If a patient's temperature is taken rectally, interface module 5 shown in FIG. 5B is used along with an appropriate temperature probe 3. In this configuration, jumper 113 connects line 109 to line 111 as before and the regulated voltage input to interface module 5 is connected to a line 131 which connects to the base of an NPN transistor Q6 through a resistor R19. Because lines 103 and 105 are not jumpered at interface module 5, flip-flop 83 is not set after 25 seconds have elapsed, but rather when the 40-second output of timer 15 goes high. The operation of temperature indicating apparatus 1 is the same as previously described except that when the 40 second predetermined timing interval has elapsed, the high at the 40 second output of timer 15 is supplied through a diode D3 to the set input of flip-flop 83 for a period determined by a capacitor C6 and resistors R20 and R21. This serves to trigger flip-flop 83 as before and initiates the conversion of the voltage representative of the temperature sensed by probe 3 to a digital signal and the illumination of one of the light emitting diodes 27 in linear array 28. Also, no audible tone or beep is provided fifteen seconds prior to completion of the 40 second interval because voltage is supplied through interface module 5, line 131 and resistor R19 to the base of transistor Q6, causing Q6 to conduct and grounding the base of transistor Q5 throughout the timing interval.
If a continuous temperature display is desired, interface module 5 shown in FIG. 5C is used along with an appropriate probe 3. In this configuration, the regulated voltage input to interface module 5 is connected to line 131 as before and also to tone control line 111. Further, line 109 from the one-second output of timer 15 is connected to time select line 105 and to a reset line 133 by a jumper 135. With voltage supplied on line 111 to inverter 115 of tone oscillator 39, the logic output of inverter 115 is low which inhibits gate 117 and the oscillator. As a result, no output signal is provided by tone oscillator 39.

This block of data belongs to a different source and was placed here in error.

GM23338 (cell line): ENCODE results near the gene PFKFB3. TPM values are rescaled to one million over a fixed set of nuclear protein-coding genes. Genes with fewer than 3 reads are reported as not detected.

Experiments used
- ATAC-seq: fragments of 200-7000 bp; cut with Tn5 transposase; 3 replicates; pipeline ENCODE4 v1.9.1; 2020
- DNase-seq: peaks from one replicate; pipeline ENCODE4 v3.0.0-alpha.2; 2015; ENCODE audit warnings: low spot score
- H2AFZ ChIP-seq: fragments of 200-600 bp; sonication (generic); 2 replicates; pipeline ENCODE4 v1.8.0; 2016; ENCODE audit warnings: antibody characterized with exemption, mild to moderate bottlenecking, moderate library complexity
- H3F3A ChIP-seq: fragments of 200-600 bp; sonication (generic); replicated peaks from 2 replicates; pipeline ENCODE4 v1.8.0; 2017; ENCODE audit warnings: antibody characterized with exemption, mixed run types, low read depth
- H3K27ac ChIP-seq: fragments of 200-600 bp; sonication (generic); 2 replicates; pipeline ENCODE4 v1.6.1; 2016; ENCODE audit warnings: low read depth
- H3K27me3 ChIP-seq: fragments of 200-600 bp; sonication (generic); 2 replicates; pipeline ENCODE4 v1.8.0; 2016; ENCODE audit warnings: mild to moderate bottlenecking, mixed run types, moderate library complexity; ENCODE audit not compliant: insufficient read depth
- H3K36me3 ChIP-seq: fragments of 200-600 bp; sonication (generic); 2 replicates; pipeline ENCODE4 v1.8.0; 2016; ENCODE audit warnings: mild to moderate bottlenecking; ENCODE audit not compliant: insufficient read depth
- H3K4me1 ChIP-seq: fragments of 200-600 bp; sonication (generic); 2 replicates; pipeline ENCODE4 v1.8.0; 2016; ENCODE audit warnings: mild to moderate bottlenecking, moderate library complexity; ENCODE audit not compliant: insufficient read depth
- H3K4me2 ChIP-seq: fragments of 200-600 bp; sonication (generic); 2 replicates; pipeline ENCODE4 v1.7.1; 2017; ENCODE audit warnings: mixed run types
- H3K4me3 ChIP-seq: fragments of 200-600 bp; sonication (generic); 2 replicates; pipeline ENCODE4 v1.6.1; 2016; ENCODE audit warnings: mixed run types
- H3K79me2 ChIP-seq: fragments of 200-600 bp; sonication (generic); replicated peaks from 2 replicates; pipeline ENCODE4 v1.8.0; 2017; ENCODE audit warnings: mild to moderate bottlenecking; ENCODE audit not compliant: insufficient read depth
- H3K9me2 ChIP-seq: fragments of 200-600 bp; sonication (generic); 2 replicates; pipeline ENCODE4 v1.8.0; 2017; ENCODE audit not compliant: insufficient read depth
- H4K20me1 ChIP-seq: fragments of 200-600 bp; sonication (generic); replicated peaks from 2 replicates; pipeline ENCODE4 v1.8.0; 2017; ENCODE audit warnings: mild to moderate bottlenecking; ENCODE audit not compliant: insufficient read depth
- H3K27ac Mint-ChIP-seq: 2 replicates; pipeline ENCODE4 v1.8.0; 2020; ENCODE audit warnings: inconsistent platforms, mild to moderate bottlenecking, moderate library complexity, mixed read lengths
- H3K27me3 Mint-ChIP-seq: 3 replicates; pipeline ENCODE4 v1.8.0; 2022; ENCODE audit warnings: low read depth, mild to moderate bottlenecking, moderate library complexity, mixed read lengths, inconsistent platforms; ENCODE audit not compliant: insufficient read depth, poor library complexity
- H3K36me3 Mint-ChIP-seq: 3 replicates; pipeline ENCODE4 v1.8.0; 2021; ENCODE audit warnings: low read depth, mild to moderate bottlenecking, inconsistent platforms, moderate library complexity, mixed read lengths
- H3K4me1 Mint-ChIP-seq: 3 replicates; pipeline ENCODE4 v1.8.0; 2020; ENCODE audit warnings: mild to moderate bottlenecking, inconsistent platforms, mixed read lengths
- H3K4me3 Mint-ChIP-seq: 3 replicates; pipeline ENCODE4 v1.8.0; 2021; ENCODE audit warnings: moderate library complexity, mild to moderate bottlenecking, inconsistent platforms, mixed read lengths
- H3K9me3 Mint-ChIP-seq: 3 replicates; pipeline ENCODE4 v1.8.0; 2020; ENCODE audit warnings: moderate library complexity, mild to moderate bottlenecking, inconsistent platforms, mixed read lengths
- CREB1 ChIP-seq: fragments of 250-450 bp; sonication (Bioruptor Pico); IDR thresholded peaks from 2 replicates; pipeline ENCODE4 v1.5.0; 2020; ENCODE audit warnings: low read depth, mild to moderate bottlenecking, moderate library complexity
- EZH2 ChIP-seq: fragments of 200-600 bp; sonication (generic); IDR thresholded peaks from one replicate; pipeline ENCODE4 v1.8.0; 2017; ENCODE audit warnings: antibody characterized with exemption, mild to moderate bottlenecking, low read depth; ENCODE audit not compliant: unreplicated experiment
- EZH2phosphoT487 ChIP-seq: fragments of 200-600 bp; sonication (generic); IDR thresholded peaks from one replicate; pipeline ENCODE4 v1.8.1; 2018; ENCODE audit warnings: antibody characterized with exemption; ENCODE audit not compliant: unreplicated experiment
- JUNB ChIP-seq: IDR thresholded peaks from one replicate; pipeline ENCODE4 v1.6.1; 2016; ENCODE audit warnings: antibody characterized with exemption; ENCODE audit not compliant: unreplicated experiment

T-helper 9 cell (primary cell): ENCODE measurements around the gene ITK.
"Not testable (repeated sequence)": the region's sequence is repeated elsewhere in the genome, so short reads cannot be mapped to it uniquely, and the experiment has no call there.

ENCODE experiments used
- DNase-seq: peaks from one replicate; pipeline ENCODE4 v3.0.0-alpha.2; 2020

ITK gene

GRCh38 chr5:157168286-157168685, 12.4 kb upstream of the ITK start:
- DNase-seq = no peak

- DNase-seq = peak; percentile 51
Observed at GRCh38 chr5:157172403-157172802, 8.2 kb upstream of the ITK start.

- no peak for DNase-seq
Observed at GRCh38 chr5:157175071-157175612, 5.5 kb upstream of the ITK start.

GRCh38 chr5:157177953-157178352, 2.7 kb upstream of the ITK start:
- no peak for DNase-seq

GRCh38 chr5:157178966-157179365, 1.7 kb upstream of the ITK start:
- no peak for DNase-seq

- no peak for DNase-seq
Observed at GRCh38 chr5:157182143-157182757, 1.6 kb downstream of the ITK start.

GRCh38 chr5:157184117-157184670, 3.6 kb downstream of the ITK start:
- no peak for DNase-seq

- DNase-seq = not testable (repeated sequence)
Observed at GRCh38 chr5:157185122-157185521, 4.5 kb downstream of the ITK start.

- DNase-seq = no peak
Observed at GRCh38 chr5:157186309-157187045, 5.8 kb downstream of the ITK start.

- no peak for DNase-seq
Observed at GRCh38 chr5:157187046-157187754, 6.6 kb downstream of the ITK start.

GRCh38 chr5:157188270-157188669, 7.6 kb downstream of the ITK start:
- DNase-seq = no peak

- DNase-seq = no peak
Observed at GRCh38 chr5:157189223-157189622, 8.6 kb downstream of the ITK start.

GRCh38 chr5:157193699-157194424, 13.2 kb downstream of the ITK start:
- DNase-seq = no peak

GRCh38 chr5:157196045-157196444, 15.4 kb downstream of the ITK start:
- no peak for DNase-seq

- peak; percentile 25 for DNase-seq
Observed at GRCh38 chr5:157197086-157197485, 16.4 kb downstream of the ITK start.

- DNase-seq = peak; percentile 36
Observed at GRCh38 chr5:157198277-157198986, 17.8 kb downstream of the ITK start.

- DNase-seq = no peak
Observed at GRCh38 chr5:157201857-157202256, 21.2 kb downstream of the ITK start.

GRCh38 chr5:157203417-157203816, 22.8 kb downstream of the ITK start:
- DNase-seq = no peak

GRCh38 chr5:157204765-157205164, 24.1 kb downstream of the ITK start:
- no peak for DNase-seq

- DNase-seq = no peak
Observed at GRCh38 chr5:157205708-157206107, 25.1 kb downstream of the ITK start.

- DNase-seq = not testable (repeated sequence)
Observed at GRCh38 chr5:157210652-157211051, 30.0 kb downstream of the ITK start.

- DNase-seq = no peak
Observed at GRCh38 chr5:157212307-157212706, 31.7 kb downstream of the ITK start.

In the continuous display mode of operation, oscillator 13 begins supplying timing pulses to counter 15 when the threshold temperature of 94° F. is sensed by probe 3. After one second, the one-second output of timer 15 goes momentarily high and is supplied on lines 109, 135 and 105 to the set input of flip-flop 83, triggering the flip-flop and initiating the conversion and temperature display operations previously described. With the pulse rate of oscillator 13 being approximately 205 Hz and with sixty-seven light-emitting diodes 27 in linear array 28, the time required to complete these operations is much less than one second. Thus, when the one-second output of timer 15 goes high at the end of the next second of timing, a temperature indicator 27 is illuminated.